By Kim Coghill, Reuters
SINGAPORE — Manufacturing activity in Asia expanded in December as China’s economy showed signs of revival but export demand was uneven, pointing to further sluggish growth for the region, business surveys suggest. Private and official manufacturing surveys added to evidence that China’s economy picked up late in the year, while activity in India expanded at its strongest pace in six months in December, boosted by strong factory output and a spike in new orders. Similar reports on Wednesday also showed activity increased in South Korea and Taiwan for the first time since May. But while domestic orders showed some improvement, export orders were decidedly mixed, pointing to continued weakness in global demand with Europe mired in recession and fears of tighter fiscal policy clouding recovery prospects in the United States. South Korean exports unexpectedly fell in December, according to data on Tuesday, highlighting that any recovery for export-reliant Asian economies is likely to be patchy and slow.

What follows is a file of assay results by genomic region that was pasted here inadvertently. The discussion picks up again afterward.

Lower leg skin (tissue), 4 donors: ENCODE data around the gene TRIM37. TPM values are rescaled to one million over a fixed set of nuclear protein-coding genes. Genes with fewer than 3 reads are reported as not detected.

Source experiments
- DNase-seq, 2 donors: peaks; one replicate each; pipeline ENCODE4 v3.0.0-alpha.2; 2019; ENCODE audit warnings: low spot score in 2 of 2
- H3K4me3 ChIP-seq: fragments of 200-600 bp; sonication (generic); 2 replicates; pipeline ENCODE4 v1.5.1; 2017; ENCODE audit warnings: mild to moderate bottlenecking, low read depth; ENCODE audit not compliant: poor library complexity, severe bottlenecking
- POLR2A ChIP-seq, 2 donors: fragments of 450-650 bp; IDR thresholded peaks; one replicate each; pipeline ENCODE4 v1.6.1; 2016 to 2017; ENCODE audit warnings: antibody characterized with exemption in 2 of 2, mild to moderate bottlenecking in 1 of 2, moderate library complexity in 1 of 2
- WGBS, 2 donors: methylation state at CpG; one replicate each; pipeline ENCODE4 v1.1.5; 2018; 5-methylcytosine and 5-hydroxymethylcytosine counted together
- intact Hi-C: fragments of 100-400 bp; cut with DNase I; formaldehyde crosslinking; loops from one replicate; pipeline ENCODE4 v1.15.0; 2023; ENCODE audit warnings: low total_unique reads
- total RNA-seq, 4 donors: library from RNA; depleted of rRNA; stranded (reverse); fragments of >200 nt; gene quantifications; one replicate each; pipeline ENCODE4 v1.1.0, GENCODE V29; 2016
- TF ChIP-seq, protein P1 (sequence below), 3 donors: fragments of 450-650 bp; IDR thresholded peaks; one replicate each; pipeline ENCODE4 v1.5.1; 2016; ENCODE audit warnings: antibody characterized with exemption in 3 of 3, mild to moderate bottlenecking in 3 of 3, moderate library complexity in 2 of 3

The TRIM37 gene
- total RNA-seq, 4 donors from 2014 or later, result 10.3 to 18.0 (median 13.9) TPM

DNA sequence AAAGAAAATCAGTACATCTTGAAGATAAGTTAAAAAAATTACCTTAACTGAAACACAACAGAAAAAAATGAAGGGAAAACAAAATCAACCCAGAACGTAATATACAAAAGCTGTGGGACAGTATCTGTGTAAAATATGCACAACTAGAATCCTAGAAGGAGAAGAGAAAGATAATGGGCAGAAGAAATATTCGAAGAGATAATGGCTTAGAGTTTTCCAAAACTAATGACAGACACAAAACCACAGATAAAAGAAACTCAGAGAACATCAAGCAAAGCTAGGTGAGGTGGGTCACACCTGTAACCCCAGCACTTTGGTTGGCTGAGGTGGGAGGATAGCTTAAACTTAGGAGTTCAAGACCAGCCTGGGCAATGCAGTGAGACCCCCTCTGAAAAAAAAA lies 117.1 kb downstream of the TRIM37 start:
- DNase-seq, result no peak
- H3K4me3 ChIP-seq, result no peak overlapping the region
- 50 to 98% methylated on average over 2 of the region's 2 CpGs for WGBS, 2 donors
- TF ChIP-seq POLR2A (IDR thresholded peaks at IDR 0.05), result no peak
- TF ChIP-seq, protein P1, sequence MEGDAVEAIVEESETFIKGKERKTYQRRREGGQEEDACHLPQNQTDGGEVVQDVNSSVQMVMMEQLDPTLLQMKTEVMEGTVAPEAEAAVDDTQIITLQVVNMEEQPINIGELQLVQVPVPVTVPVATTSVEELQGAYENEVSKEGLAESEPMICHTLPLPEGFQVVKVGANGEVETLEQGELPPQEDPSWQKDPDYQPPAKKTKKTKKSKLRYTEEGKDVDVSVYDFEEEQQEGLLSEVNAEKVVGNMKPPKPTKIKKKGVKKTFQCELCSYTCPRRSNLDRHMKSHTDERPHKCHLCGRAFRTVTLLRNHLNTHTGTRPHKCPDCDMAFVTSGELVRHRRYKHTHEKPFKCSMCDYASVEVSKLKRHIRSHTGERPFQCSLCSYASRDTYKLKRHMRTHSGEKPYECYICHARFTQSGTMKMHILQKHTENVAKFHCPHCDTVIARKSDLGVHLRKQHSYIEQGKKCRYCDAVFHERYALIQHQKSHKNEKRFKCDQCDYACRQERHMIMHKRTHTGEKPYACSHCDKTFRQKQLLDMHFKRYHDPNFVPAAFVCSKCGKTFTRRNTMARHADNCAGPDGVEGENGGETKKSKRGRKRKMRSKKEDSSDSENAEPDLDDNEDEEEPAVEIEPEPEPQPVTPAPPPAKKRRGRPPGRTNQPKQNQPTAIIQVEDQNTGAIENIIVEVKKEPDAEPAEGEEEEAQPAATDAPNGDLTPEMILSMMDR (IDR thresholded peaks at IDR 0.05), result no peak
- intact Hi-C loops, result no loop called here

“Asia is gradually improving, but the region, including China, remains largely exposed to exports and without signs of improvement in the U.S. and Europe it will be hard for activity to take off,” said Frederic Neumann, co-head of Asian economics at HSBC. Later on Wednesday, similar surveys are expected to indicate the eurozone recession likely deepened in the fourth quarter while U.S. ISM manufacturing in December was expected to modestly expand.
In Asia, much hinges on the pace and quality of the recovery in China as a new generation of leaders prepares to take charge. The official China manufacturing purchasing managers’ index (PMI) released on Tuesday held steady in December at 50.6, matching November’s seven-month high, though growth in new orders was unchanged and the pace of output softened marginally. A similar survey by HSBC released a day earlier, which focuses more on smaller and midsized firms, suggested activity was at its strongest since May 2011.